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Sending Joe the Plumber to Pick Up Grandma's Body

Even when the dead bodies Zachary Smeltz lifts for a living are hefty, he makes sure to handle even the burliest corpse in a gentle manner, masking any exertion. “Treat every case like that’s your mom that you’re transferring,” is the motto Mr. Smeltz imparts on the staff of the mortuary transport business he owns that sends him all over New Jersey and Pennsylvania and to other locales, picking up bodies.

via www.nytimes.com

This is how protectionist occupational licensing regimes emerge and are strengthened. Well-meaning outside observers write about something they don't really understand, in this case the "shadowy and sometimes controversial industry" of body transport companies, and then suggest that the answer to the hypothetical problems is more regulation.

"Others in the funeral industry contend the body transport business should be more strictly regulated," The New York Times reports.

“There are some states you don’t even have to be a funeral director,” said Scott M. Schmidt, the president of the New York State Association of County Coroners and Medical Examiners. “You just hang a shingle on a wall and you’re an undertaker all of a sudden.”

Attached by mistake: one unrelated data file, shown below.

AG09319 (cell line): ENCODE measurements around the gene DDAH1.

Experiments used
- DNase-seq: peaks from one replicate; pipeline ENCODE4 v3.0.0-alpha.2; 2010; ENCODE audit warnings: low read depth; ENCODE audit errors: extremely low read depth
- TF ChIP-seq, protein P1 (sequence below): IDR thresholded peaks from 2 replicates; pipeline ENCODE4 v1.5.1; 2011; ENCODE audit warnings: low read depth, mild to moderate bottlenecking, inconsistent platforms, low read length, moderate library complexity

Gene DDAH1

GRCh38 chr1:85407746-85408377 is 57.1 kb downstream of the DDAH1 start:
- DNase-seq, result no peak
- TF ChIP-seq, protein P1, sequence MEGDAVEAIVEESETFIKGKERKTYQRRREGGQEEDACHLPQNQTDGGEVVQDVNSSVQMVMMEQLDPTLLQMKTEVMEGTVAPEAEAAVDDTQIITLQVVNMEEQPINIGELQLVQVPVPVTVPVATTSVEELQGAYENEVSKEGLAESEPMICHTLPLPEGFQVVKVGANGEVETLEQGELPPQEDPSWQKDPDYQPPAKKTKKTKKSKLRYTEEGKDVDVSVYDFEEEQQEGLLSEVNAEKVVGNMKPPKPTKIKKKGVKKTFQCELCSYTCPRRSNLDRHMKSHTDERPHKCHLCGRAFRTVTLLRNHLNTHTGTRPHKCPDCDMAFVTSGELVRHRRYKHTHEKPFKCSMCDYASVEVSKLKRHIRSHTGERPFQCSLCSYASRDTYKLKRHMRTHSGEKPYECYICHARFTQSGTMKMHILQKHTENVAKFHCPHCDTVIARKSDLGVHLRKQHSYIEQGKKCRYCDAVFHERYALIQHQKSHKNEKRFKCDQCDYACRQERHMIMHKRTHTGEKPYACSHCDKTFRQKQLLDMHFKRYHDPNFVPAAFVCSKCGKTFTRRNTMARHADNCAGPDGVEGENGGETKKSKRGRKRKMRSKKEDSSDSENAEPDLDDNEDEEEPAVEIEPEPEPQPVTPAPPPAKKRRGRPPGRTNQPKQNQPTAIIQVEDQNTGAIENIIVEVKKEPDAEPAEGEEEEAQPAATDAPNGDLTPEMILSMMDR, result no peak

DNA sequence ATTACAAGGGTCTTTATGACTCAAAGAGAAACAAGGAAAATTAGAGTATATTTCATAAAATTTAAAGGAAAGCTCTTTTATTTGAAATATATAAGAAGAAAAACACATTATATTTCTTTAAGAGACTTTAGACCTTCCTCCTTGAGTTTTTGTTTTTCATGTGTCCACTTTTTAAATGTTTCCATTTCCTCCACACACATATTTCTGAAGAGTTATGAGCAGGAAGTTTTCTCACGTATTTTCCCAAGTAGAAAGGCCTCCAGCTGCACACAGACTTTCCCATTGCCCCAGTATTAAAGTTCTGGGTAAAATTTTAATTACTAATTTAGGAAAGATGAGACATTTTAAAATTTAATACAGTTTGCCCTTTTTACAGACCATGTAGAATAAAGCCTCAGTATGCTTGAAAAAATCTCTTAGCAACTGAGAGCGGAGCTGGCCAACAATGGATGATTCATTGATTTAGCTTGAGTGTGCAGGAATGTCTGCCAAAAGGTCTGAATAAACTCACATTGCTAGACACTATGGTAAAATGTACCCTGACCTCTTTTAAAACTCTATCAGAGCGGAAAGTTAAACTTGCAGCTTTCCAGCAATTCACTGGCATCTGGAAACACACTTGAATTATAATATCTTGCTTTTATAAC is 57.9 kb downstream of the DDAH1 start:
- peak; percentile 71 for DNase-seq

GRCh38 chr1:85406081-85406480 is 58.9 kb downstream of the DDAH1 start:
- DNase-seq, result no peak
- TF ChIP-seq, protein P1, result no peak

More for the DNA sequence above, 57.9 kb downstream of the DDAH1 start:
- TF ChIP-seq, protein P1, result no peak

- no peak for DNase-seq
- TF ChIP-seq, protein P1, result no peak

First of all, it is absurdly untrue to suggest that anyone can "hang a shingle" and become an undertaker anywhere in the United States. Second, yes, of course people within the industry want more regulation to restrict these activities to those within their industry. It is called economic protectionism.

"The purpose of New York’s stringent regulation, Mr. Schmidt said, is 'so you’re not sending out Joe the Plumber to pick up Grandma at the nursing home.'"

Because we all know what a problem THAT is...

Tanya Marsh

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